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Germany denounces eurozone rescue plan

Saturday, 8 February 2014 - 9:05am IST | Agency: Daily Telegraph

Germany's top court has issued a blistering attack on the European Central Bank, arguing that its euro rescue plan violates EU treaty law and exceeds the bank's mandate.

The tough language leaves it doubtful whether the ECB's back-stop scheme for Spanish and Italian bonds can be implemented if Europe's debt crisis blows up again, and greatly complicates any recourse to quantitative easing if needed to head off deflation.

The German constitutional court refrained from issuing a final ruling on the plan, known as Outright Monetary Transactions (OMT). It referred the case to the European Court (ECJ), but only after having prejudged the issue in lacerating terms that effectively bind German institutions. "The court considers the OMT decision incompatible with primary law," it said.

The verdict is a blow to the ECB's Mario Draghi, who unveiled the OMT in July 2012 with a pledge to do "whatever it takes" to save monetary union. The gambit restored faith in Club Med debt overnight and averted the collapse of EMU, but Mr Draghi was sailing close to the wind. While the German finance ministry backed the scheme, the Bundesbank opposed it as a fiscal blank cheque for Club Med, and an erosion of ECB independence. "This is a massive attack on Europe's rescue strategy. I don't know whether markets have understood this yet," said Clemens Fuest, head of Germany's ZEW Institute.

Marcel Fratzscher, from the DIW Institute, said the judgment kills the OMT for the time being. "I don't think the ECB can activate the programme as long as the case remains open," he said. "The ECB's nuclear weapon is longer operational, but you could say they bought 18 months of calm so the OMT served its purpose," said one expert. The court judgment was shockingly harsh, though it left a possible way out if the OMT is limited in scope. "There are important reasons to assume it exceeds the ECB's monetary policy mandate and thus infringes the powers of the member states, and that it violates the prohibition of monetary financing of the budget," said the court.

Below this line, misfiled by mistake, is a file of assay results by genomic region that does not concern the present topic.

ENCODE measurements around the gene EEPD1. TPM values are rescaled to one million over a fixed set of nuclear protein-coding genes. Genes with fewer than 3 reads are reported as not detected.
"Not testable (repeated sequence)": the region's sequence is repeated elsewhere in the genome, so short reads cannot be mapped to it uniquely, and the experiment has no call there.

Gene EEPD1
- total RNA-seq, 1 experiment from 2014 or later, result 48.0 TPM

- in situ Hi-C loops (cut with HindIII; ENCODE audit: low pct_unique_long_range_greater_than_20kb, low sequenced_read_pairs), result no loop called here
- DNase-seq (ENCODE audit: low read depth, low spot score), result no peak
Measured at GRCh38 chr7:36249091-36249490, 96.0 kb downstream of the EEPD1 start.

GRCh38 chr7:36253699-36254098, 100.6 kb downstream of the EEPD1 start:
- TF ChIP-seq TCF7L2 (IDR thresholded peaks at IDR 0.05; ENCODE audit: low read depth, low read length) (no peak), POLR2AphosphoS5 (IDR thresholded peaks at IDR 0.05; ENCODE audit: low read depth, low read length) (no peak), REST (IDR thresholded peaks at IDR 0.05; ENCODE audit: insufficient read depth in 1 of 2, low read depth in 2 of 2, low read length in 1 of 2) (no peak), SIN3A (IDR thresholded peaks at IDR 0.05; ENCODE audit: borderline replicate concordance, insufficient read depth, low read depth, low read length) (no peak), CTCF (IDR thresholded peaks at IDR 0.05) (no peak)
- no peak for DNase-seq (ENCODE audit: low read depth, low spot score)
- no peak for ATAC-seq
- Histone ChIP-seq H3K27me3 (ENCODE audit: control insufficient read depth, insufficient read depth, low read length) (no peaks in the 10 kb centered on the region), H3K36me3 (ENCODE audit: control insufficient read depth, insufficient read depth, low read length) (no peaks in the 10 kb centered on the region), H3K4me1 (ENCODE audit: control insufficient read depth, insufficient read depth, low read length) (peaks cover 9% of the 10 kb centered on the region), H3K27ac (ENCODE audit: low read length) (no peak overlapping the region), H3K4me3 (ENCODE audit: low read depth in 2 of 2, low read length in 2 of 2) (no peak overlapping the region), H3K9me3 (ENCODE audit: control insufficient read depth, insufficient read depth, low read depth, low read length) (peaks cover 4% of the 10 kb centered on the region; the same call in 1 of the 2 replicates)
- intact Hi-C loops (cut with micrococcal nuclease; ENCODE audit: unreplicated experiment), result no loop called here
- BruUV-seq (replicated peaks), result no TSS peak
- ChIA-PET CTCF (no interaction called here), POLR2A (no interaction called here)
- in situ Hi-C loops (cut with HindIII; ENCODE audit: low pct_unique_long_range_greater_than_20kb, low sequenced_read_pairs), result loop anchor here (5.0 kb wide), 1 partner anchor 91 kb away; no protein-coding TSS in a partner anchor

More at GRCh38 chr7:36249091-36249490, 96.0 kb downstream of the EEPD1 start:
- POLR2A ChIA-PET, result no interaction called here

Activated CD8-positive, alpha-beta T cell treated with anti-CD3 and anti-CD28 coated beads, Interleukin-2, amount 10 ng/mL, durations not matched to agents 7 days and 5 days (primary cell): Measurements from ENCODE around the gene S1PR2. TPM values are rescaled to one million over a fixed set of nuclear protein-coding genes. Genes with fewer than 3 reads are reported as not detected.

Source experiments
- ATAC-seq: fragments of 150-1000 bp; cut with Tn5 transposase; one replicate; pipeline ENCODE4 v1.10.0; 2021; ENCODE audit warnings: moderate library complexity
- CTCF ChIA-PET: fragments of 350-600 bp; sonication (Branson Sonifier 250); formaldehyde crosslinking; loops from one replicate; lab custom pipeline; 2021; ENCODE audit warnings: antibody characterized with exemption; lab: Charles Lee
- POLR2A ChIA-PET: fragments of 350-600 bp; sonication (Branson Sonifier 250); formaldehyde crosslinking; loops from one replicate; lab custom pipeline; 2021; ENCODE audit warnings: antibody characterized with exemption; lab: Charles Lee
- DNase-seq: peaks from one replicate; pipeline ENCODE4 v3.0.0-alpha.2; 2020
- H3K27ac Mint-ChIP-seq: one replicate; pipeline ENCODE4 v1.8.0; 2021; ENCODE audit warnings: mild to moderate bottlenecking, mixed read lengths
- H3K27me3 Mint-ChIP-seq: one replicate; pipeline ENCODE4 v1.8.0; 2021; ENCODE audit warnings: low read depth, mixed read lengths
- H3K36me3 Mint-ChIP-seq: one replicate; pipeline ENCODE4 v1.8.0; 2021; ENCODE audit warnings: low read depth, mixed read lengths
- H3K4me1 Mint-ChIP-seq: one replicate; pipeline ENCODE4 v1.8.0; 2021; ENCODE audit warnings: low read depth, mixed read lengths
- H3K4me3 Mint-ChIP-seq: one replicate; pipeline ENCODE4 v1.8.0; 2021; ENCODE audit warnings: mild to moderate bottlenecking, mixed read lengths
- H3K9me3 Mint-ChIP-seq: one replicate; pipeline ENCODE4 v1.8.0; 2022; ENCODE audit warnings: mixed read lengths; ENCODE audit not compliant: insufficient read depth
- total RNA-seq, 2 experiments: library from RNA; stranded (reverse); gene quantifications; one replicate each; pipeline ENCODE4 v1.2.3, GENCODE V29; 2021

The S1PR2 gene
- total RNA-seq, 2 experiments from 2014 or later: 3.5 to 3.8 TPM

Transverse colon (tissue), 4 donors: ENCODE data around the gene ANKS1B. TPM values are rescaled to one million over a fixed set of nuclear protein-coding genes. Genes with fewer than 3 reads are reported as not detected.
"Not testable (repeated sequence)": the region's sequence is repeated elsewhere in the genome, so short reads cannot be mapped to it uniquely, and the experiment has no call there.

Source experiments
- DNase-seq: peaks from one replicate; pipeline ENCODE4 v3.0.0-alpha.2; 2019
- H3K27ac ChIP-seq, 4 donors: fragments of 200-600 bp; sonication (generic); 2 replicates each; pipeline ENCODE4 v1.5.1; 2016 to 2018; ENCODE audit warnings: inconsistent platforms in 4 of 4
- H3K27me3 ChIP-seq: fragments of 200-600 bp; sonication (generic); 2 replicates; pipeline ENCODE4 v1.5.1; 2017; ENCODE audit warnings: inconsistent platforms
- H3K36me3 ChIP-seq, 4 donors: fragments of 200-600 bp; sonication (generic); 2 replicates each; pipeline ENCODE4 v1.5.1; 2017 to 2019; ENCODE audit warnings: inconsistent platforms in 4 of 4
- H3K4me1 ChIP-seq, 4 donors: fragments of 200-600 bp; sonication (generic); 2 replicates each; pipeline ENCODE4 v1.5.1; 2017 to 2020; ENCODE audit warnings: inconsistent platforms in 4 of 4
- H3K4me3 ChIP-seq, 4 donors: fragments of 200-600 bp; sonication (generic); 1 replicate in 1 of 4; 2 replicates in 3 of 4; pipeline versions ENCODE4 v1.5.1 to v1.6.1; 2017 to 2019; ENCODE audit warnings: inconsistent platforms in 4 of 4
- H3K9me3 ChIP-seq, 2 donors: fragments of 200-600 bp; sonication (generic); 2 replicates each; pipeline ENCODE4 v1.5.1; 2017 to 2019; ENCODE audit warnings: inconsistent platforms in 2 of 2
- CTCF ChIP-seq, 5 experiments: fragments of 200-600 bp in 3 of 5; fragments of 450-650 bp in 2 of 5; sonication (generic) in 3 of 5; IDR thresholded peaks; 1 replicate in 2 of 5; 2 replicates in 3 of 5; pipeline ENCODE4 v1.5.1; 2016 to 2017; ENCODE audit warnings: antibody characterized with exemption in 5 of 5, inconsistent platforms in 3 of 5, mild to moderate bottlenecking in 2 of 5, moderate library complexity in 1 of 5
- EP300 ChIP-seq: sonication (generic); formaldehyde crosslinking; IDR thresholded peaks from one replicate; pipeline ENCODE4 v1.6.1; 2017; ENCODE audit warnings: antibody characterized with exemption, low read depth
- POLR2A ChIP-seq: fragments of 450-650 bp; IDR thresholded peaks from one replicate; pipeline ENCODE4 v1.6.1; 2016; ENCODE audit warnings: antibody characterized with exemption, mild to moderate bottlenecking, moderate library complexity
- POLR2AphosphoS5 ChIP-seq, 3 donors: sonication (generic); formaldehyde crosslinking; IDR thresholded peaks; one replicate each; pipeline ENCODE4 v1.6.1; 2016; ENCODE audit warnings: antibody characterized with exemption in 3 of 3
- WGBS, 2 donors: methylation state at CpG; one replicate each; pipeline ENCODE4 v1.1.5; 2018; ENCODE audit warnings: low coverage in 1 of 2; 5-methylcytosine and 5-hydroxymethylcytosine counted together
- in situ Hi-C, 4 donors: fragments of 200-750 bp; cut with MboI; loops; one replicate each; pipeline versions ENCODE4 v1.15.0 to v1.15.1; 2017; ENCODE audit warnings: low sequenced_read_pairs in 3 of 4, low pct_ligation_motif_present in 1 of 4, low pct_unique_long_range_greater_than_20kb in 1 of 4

The judges said they were "inclined to regard the OMT decision as an ultra vires act", adding that this "creates an obligation of German authorities to refrain from implementing it".

The ECB insisted yesterday that "the OMT programme falls within its mandate". One EU official said the Bundesbank is legally obliged to take part if called upon, but admitted that no one can force it to obey. "If necessary we could still implement the OMT without Germany, but it would not send a good signal," he said.

Hans Redeker, from Morgan Stanley, said the court had crippled the ECB. "They've taken away the ECB's weaponry and increased the hurdle for QE. The ECB won't be able to respond as another wave of deflation hits from Asia," he said.

Udo di Fabio, a former German judge and author of earlier rulings on the euro, said the court is deliberately fencing in the European Court by issuing its own prior judgment. The ECJ risks a political backlash in Germany if it deviates too far.

Contrary to belief, the ECJ is not the higher judicial body. The referral is a courtesy. The German court ruled 20 years ago that it can reject any EU law that breaches German "basic law". It went further in its ruling on the Lisbon Treaty, reminding EU officials that the sovereign states are the "masters of the EU treaties", not vice versa. Yesterday, it dropped another bombshell.

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